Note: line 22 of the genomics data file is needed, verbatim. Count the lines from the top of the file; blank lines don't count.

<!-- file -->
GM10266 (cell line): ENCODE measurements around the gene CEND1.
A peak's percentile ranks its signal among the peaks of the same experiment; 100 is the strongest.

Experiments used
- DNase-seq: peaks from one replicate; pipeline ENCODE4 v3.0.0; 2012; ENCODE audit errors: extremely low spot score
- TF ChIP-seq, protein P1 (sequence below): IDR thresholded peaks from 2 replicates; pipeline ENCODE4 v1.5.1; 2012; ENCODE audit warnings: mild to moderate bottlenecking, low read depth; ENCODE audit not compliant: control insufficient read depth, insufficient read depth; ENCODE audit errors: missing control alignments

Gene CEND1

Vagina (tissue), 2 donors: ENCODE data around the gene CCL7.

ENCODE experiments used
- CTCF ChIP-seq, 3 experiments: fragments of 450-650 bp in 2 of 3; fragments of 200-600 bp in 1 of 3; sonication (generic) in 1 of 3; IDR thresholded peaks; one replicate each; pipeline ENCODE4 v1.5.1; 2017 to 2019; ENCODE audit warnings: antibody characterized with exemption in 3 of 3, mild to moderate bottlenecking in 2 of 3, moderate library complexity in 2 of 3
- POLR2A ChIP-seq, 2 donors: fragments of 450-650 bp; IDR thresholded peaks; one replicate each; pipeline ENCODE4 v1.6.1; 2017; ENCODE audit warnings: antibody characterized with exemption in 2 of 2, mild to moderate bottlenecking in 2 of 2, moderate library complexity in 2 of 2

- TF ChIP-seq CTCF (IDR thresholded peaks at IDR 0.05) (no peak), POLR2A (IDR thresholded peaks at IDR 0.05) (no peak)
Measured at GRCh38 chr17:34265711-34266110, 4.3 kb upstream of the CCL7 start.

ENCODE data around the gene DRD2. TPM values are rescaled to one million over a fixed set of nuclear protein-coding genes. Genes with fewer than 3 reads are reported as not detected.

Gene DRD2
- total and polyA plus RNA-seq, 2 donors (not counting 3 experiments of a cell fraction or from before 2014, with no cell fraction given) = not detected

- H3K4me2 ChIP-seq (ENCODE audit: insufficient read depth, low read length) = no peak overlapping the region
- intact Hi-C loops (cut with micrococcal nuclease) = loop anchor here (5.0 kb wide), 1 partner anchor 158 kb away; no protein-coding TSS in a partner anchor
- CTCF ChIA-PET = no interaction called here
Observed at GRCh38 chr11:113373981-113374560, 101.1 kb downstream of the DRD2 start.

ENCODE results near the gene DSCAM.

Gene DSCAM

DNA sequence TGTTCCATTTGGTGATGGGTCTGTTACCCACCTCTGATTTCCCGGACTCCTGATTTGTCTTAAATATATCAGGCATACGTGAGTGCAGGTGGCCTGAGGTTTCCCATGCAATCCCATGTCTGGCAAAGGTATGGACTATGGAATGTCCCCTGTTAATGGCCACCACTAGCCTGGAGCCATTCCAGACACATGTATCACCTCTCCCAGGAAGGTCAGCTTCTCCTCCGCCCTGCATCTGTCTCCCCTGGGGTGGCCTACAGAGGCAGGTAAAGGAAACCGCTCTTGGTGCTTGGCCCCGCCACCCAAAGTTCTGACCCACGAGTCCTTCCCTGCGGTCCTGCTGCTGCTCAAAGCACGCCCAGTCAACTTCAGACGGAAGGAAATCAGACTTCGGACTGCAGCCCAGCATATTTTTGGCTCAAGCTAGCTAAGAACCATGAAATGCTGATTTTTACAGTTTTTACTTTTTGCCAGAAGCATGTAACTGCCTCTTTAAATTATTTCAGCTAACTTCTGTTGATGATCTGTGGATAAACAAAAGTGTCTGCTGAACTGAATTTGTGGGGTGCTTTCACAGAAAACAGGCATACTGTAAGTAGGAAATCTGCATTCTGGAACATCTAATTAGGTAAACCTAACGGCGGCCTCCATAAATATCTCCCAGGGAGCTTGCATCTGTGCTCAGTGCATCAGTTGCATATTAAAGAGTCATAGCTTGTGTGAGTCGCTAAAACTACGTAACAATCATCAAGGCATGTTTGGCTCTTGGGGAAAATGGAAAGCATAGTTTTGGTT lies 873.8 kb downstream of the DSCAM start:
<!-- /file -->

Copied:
DNA sequence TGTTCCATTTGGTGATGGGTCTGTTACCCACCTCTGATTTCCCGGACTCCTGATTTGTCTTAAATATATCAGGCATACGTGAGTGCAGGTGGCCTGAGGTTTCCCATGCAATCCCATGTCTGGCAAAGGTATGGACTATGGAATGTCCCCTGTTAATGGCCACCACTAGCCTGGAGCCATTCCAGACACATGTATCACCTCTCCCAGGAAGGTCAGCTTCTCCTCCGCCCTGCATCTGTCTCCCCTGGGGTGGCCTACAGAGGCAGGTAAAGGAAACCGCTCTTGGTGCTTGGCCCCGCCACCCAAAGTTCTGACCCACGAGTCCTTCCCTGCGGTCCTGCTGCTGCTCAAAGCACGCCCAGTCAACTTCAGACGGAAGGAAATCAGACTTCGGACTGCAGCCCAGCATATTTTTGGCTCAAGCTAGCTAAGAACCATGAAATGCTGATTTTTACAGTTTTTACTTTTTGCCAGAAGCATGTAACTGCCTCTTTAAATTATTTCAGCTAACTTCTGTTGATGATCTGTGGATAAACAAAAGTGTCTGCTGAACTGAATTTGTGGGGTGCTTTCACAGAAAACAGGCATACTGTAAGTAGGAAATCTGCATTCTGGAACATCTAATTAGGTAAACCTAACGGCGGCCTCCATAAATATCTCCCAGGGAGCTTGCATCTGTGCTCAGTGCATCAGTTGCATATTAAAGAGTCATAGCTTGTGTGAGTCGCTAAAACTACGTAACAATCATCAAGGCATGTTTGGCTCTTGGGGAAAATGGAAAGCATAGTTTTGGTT lies 873.8 kb downstream of the DSCAM start: